Daytime sleepiness and Alzheimer’s risk: What you need to know

Kevin Lomangino is the managing editor of HealthNewsReview.org. He tweets as @KLomangino.

Older adults who reported excessive daytime sleepiness were also more likely to have increasing levels of a protein called beta-amyloid in their brains over time, according to a study in JAMA Neurology.

Beta amyloid deposits are one of several pathologic signs of Alzheimer’s disease.

It’s an intriguing finding, and one that adds to a body of literature suggesting that sleep may be one of the many factors that could play a role in the development of the disease — or its prevention.

But it does not justify the misleading headlines that some news organizations slapped on their stories about the study, such as this one from CNN:

Why this is wrong: The study involved healthy older adults and did not try to assess whether the participants developed Alzheimer’s disease. So any claim that sleep disturbances increased the risk of this condition goes far beyond what the evidence can support.

What the researchers did assess was participant’s self-reported levels of excessive daytime sleepiness. They also performed scans that showed levels of beta-amyloid in participants’ brains over the course of the six-year study.

Results showed that excessively sleepy individuals were more likely to have a buildup of beta-amyloid than their counterparts who didn’t report excessive sleepiness.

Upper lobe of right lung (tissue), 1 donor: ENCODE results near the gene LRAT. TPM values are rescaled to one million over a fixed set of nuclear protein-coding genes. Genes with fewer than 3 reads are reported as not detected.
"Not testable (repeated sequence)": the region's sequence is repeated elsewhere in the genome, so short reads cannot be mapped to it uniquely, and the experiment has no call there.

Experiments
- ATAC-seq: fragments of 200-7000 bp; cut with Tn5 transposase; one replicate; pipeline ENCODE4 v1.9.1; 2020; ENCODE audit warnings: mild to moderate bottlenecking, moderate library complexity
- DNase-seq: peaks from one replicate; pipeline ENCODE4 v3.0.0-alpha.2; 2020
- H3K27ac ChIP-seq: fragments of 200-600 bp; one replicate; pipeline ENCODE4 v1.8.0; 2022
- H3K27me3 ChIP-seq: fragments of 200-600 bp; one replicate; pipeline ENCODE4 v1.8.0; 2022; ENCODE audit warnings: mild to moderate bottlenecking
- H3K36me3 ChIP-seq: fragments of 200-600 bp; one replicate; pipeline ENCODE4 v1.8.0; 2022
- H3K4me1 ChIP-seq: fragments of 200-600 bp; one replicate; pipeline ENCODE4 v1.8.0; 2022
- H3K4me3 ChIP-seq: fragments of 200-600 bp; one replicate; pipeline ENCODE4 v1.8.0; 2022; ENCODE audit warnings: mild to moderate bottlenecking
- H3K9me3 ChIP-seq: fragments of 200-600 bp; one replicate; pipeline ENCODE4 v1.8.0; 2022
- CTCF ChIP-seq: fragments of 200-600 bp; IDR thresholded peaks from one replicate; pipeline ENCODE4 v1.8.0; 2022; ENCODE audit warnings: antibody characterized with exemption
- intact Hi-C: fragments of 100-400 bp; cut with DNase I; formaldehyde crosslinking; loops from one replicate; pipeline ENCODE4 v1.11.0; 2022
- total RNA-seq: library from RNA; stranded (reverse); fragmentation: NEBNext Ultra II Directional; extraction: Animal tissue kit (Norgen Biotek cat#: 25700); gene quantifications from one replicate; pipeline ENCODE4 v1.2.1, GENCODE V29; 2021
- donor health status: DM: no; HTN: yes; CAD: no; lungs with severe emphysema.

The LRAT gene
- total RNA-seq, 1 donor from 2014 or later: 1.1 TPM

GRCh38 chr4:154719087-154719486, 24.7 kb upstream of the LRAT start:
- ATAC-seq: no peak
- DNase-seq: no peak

Daytime sleepiness and Alzheimer’s risk

However, this does not mean that sleepiness caused the beta-amyloid to accumulate, says Harold DeMonaco, MS, a visiting scientist at the MIT Sloan School of Management and one of our expert story reviewers.

“There is a difference between association and causation. Daytime sleepiness may indeed be a cause of beta-amyloid accumulation or it may be the result of other factors that support accumulation. The chicken or the egg analogy is apt here. Suggesting that intervening in daytime sleepiness will lower the risk of the development of dementia is a bit of a stretch not supported by the study.”

We see this problem all the time with stories about Alzheimer’s disease, which often don’t acknowledge that beta amyloid isn’t proven to cause the condition, and that removing it won’t necessarily prevent or treat it.

Some people with extensive buildup of beta amyloid simply don’t develop Alzheimer’s disease. And some people with Alzheimer’s disease don’t have an excessive buildup of beta amyloid.

Moreover, it’s downright frightening to suggest that “daytime drowsiness” — something commonly experienced by both older and younger adults alike — could be a trigger for this terrible illness.

You might also like

Comments

We Welcome Comments. But please note: We will delete comments left by anyone who doesn’t leave an actual first and last name and an actual email address.

We will delete comments that include personal attacks, unfounded allegations, unverified facts, product pitches, or profanity. We will also end any thread of repetitive comments. Comments should primarily discuss the quality (or lack thereof) in journalism or other media messages about health and medicine. This is not intended to be a forum for definitive discussions about medicine or science. Nor is it a forum to share your personal story about a disease or treatment -- your comment must relate to media messages about health care. If your comment doesn't adhere to these policies, we won't post it. Questions? Please see more on our comments policy.

Comments are closed.